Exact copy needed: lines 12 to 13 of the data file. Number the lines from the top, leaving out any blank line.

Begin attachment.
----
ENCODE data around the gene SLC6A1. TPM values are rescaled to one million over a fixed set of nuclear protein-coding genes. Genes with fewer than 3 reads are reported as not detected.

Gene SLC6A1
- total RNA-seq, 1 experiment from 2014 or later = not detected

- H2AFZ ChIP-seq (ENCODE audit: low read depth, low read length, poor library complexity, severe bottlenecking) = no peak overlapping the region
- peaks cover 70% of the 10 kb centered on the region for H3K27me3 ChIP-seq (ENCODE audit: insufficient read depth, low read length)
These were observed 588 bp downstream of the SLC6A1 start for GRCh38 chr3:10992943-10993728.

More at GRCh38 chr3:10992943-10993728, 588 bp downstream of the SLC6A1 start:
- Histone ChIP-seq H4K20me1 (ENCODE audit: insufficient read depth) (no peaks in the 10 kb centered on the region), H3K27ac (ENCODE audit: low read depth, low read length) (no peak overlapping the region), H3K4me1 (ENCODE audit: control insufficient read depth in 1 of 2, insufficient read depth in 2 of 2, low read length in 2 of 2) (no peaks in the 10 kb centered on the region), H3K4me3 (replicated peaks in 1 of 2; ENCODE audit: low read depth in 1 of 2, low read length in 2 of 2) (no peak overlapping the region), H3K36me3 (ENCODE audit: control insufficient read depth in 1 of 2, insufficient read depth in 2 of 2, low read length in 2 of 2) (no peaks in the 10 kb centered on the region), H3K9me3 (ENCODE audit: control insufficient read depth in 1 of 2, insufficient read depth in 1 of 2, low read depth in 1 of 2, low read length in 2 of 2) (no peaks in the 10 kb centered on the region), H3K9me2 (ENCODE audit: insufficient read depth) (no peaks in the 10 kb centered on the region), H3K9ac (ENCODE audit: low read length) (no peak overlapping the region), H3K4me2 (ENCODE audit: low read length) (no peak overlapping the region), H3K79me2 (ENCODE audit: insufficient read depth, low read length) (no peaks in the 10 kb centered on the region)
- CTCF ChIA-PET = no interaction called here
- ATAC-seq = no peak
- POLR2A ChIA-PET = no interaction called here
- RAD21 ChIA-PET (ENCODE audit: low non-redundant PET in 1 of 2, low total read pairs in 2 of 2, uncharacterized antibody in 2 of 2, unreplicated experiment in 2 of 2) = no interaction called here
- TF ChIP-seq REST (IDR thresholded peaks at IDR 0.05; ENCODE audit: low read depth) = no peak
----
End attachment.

- RAD21 ChIA-PET (ENCODE audit: low non-redundant PET in 1 of 2, low total read pairs in 2 of 2, uncharacterized antibody in 2 of 2, unreplicated experiment in 2 of 2) = no interaction called here
- TF ChIP-seq REST (IDR thresholded peaks at IDR 0.05; ENCODE audit: low read depth) = no peak